Take the 2-minute tour ×
Stack Overflow is a question and answer site for professional and enthusiast programmers. It's 100% free, no registration required.

I have a small query regarding reading a set of characters from a structure. For example: A particular variable contains a value "3242C976*32" (char - type). How can I get only the first 8 bits of this variable. Kindly help.

Thanks.

Edit: I'm trying to read in a signal:

For Ex: $ASWEER,2,X:3242C976*32

into this structure:

struct pg
    {
        char command[7];  // saves as $ASWEER,2,X:3242C976*32
        char comma1[1];  // saves as ,2,X:3242C976*32
        char groupID[1]; // saves as 2,X:3242C976*32
        char comma2[1]; // etc
        char handle[2]; // this is the problem, need it to save specifically each part, buts its not
        char canID[8];
        char checksum[3];
    }m_pg;

... When memcopying buffer into a structure, it works but because there is no carriage returns it saves the rest of the signal in each char variable. So, there is always garbage at the end.

share|improve this question
2  
Please post some real code. –  Kerrek SB Aug 25 '11 at 12:54
    
Is this C or C++? And how comes MFC into play? –  phresnel Aug 25 '11 at 12:54
    
8 "bits"? Or did you mean the first eight "characters"? –  MartinStettner Aug 25 '11 at 12:55
    
Assumming 8 chars, why don't you read it one char at a time in a loop? –  Nawaz Aug 25 '11 at 12:55
1  
C and C++ are not the same; though similar, a solution for one of them (likely) may not work for the other. –  Bob2Chiv Aug 25 '11 at 13:29
show 5 more comments

5 Answers 5

up vote 3 down vote accepted

you could.. convert your hex value in canID to float(depending on how you want to display it), e.g.

float value1 = HexToFloat(m_pg.canID); // find a conversion script for HexToFloat

CString val;
val.Format("0.3f",value1);

the garbage values aren't actually being stored in the structure, it only displays it as so, as there is no carriage return, so format the message however you want to and display it using the CString val;

share|improve this answer
    
Thanks it worked! –  The Newbie Sep 14 '11 at 15:09
add comment

If "3242C976*3F" is a c-string or std::string, you can just do:

char* str = "3242C976*3F";
char first_byte = str[0];

Or with an arbitrary memory block you can do:

SomeStruct memoryBlock;
char firstByte;
memcpy(&firstByte, &memoryBlock, 1);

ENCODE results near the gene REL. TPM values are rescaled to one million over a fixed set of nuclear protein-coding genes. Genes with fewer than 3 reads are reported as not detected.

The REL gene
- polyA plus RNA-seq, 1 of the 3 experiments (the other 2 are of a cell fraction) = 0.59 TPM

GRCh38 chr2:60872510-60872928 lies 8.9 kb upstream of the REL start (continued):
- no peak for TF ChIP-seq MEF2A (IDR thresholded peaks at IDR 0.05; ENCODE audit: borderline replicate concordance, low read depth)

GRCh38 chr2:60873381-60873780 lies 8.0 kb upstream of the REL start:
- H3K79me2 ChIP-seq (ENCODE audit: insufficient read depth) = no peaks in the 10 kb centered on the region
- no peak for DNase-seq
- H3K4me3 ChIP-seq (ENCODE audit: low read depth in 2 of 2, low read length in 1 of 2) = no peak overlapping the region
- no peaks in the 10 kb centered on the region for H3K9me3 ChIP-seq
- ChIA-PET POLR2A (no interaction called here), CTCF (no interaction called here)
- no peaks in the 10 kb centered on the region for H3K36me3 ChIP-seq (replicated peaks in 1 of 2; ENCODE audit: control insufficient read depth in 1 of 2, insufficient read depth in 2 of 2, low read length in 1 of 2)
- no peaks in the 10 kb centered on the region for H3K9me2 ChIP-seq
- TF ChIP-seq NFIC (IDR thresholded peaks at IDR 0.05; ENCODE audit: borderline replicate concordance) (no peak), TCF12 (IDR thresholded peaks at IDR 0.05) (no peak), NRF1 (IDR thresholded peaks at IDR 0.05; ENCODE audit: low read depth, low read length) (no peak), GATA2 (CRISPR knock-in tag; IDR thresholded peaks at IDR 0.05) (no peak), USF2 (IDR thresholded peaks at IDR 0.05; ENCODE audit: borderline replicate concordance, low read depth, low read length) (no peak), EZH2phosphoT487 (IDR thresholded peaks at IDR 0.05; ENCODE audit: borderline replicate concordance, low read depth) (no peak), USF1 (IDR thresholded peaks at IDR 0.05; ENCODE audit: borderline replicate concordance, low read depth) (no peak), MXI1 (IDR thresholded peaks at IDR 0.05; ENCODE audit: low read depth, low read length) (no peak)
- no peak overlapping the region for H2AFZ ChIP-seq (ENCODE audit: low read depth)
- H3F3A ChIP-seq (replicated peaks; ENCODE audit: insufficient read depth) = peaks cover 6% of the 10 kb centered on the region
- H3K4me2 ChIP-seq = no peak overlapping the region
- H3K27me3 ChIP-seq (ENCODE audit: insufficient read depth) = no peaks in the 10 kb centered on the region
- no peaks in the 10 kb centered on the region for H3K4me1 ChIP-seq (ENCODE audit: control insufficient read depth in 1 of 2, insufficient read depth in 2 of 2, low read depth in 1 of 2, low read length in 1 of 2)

Both copy the first 8bits or 1 byte from the string or arbitrary memory block just as well.

share|improve this answer
1  
Somebody has been assuming CHAR_BIT == 8... :-) –  Kerrek SB Aug 25 '11 at 12:57
    
Haha, yeah, yeah - I'll concede to that :) –  w00te Aug 25 '11 at 13:50
add comment

After the edit (original answer below)

Just copy by parts. In C, something like this should work (could also work in C++ but may not be idiomatic)

strncpy(m_pg.command, value, 7); // m.pg_command[7] = 0; // oops
strncpy(m_pg.comma, value+7, 1); // m.pg_comma[1] = 0; // oops
strncpy(m_pg.groupID, value+8, 1); // m.pg_groupID[1] = 0; // oops
strncpy(m_pg.comma2, value+9, 1); // m.pg_comma2[1] = 0; // oops
// etc

Also, you don't have space for the string terminator in the members of the structure (therefore the oopses above). They are NOT strings. Do not printf them!


Don't read more than 8 characters. In C, something like

char value[9]; /* 8 characters and a 0 terminator */
int ch;
scanf("%8s", value);

/* optionally ignore further input */
while (((ch = getchar()) != '\n') && (ch != EOF)) /* void */;
/* input terminated with ch (either '\n' or EOF) */

I believe the above code also "works" in C++, but it may not be idiomatic in that language

share|improve this answer
1  
Both of them do not work for my program as we do not have a "\n" or EOF in our case. We just need to be able to read the canID part and ignore the checksum. But it displays both somehow. –  The Newbie Aug 25 '11 at 13:37
    
@Nerds.Dont.Swear: you.need.the.zero.terminator.for.strings otherwise.they.are.not.strings. –  pmg Aug 25 '11 at 13:48
    
Oh ok. Got it working now. Thanks for your reply. –  The Newbie Aug 26 '11 at 8:17
add comment

If you have a char pointer, you can just set str[8] = '\0'; Be careful though, because if the buffer is less than 8 (EDIT: 9) bytes, this could cause problems.

(I'm just assuming that the name of the variable that already is holding the string is called str. Substitute the name of your variable.)

share|improve this answer
add comment

It looks to me like you want to split at the comma, and save up to there. This can be done with strtok(), to split the string into tokens based on the comma, or strchr() to find the comma, and strcpy() to copy the string up to the comma.

share|improve this answer
    
Yes, I got it working now. Thanks for your reply. –  The Newbie Aug 26 '11 at 8:17
add comment

Your Answer

 
discard

By posting your answer, you agree to the privacy policy and terms of service.

Not the answer you're looking for? Browse other questions tagged or ask your own question.